When restructuring the family business, special attention must be paid to any taxation arising, for instance as capital gains. It is important to examine whether relief from tax is available, either under domestic intra-group provisions or a double tax treaty. It is not uncommon that these points are not always carefully considered. However, depending on the circumstances and the specific transaction, it may be even more important to determine whether the purchasing entity may be entitled to utilise any tax credits that the target company has accrued in previous years. These factors, which play a key role when agreeing on the transaction price, should be taken into account at the time of negotiation or even earlier.
Special attention should also be paid to transactions between related parties. Whilst it is true that the tax authorities in countries like KSA and Qatar can already assess whether transactions have been carried out on an arm’s length basis, the introduction of detailed transfer pricing regulations, first in KSA, but other GCC countries may follow, implies a major step in this field. It will be particularly interesting to see, amongst other matters, how the tax authorities will treat the secondary adjustment in practice, especially in light of the upcoming double tax treaty between KSA and the UAE.
Finally, where any of the members of the family is a GCC national and depending on the country concerned, Zakat considerations should also be borne in mind.
In relation to indirect taxes, value added tax (‘VAT’) is currently fully rolled out in KSA and in the UAE, but it is in its infancy in Bahrain. The most frequent issue that family businesses face is determining whether they qualify as a taxable person for VAT purposes and are thus required to register for VAT. Even though sorting through the VAT implications under the existing arrangements is not always an easy task, there are multiple cases where the family business, or the family members themselves, meet the mandatory registration requirements. For example, this would be the case where several family members jointly own office buildings and lease them for consideration above the mandatory registration threshold. If proper advice is not sought and protective steps are not taken, the family members may be found not to comply with the VAT laws and consequently be putting themselves at risk of tax audits and penalties.
Other matters that are relevant from a VAT perspective include, for instance, the financing of the family business. In the past, intra-group loans and other financial instruments were not always accurately recorded and little attention was paid to which entity should be providing finance. With the advent of VAT, there is room for VAT optimisation that can and should be explored.
In respect of private wealth, holding companies, foundations, charities and other similar entities are often employed for different purposes, such as asset protection, succession planning, efficient investment structuring or pursuant to privacy considerations. It is a common misunderstanding that these kinds of entities do not fall within the VAT system. The answer, as in most cases when dealing with tax matters, is that it depends on each particular case.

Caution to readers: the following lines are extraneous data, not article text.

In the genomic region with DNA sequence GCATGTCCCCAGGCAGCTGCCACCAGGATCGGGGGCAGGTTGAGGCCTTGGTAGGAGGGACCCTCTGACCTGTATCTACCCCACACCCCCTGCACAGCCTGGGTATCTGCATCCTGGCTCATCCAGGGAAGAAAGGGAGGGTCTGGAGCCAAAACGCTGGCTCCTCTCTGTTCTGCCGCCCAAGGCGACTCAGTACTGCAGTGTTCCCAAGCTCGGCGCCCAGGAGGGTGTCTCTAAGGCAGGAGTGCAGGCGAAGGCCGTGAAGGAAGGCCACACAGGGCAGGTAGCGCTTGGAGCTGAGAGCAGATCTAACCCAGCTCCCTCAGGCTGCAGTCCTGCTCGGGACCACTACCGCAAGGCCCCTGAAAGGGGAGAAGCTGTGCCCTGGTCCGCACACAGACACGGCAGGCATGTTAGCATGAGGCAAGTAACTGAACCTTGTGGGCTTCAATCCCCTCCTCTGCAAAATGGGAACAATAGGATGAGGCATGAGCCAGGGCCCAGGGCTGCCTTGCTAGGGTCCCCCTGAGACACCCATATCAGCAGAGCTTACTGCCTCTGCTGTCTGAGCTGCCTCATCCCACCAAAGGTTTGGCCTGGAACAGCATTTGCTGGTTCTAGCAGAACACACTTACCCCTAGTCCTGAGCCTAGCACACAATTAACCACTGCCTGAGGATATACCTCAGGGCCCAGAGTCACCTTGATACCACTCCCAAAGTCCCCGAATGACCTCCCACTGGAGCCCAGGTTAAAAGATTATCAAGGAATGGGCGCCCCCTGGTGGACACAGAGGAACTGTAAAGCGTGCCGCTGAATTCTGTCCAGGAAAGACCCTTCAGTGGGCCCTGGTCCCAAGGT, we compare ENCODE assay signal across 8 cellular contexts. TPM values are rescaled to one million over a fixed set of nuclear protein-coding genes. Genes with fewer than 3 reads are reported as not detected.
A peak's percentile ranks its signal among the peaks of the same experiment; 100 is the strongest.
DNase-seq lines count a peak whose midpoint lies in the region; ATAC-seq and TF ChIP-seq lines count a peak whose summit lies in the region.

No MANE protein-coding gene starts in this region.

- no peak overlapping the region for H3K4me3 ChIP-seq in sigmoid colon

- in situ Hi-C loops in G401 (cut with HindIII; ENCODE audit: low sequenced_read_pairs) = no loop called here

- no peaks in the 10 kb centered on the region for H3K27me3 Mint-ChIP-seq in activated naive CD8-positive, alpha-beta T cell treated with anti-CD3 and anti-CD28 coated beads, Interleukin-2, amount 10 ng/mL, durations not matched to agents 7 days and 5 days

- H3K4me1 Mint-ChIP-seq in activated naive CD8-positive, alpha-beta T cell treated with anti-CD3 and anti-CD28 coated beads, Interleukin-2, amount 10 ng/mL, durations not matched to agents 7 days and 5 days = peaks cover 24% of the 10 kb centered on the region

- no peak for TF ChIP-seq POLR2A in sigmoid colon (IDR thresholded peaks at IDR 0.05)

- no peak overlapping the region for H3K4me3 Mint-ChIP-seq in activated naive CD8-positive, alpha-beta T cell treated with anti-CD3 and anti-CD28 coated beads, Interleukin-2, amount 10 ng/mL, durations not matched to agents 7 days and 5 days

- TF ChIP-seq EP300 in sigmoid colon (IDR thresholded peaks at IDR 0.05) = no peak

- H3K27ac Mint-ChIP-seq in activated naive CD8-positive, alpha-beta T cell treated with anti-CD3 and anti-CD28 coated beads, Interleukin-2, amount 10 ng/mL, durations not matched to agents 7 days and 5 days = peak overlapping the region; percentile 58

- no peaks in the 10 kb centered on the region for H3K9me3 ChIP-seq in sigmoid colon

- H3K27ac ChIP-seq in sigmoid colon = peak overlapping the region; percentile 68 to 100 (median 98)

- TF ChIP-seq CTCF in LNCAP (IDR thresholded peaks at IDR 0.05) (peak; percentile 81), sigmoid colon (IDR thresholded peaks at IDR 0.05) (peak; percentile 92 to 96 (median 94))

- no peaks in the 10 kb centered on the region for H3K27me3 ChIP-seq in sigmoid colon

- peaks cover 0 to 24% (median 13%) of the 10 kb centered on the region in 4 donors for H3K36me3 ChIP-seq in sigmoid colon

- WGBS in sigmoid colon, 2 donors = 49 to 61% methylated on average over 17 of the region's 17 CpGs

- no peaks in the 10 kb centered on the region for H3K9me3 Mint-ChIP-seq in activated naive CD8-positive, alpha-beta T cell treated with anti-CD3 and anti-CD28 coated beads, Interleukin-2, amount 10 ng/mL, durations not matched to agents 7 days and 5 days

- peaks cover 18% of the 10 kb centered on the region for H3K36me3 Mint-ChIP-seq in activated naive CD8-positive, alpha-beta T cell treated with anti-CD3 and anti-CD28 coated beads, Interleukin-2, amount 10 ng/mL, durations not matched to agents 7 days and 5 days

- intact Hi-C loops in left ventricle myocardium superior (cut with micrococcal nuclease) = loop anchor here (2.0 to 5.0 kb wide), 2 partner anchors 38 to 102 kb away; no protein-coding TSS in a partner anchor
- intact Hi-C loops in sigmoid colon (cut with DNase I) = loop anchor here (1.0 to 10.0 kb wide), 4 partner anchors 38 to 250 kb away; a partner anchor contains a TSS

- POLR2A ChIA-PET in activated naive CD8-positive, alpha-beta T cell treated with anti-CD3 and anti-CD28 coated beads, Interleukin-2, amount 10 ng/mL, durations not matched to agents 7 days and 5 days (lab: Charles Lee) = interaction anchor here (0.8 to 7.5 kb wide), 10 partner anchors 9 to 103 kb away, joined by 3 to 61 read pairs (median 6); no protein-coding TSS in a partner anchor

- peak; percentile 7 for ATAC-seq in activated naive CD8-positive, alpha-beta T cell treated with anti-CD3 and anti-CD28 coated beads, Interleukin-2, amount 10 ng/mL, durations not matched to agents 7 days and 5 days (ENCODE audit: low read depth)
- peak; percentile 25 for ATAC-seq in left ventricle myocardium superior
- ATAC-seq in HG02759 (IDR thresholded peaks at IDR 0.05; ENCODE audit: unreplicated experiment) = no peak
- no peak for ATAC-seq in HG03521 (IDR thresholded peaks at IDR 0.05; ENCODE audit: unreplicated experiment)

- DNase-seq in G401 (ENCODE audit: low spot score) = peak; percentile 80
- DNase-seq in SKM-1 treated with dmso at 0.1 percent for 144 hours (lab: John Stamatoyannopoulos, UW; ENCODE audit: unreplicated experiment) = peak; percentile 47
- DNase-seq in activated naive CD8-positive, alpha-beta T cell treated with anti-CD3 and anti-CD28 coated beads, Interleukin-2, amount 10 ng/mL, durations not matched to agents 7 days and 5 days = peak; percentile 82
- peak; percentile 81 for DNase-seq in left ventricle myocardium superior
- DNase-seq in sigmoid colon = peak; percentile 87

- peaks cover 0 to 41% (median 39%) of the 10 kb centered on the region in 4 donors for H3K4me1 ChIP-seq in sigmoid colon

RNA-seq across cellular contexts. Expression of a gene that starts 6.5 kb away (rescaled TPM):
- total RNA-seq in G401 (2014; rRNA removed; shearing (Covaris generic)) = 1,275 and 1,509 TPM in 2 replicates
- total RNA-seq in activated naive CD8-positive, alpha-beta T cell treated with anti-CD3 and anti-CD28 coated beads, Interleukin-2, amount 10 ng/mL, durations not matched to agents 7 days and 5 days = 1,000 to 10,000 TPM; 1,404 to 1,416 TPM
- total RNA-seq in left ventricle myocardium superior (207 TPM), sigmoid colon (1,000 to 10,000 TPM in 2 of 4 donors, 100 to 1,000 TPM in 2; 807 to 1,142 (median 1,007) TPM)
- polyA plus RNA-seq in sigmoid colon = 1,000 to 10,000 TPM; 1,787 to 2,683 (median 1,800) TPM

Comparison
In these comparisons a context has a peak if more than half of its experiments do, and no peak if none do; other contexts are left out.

In relation to VAT, the most common challenge lies in determining whether the restructuring gives rise to any VAT implications. It is often the case that the contracting parties expect the transaction not to be subject to VAT, but in certain instances the correct VAT treatment falls foul of the parties’ initial thoughts. The most prominent example is the transfer of business assets, which only fall outside the scope of VAT if they qualify as a business transfer under the relevant VAT provisions.
Other elements to consider include reviewing whether the new structure is optimal from a VAT recovery point of view and whether it triggers any cashflow impact or relevant compliance costs.
Finally, while tax-efficiency considerations sometimes carry a significant weight at the time of planning any structure, they are not the only ones. Civil, inheritance, commercial and regulatory implications, to name a few, often play a key role in tailoring the best possible solution. This is why it is critical for clients to be well advised, by a full service law firm, of any overriding legal restriction that may defeat the purpose of the overall transaction.
Taxes are not complicated; they are only a matter of discipline. Whilst taxes in the Middle East are quantitatively and qualitatively limited when compared to other jurisdictions, there are several laws imposing tax obligations on family businesses that need to be carefully considered.
In addition, setting up and maintaining tax efficient private wealth structures requires both initial analysis and regular health checks, particularly in light of the fast-evolving tax environment in the GCC.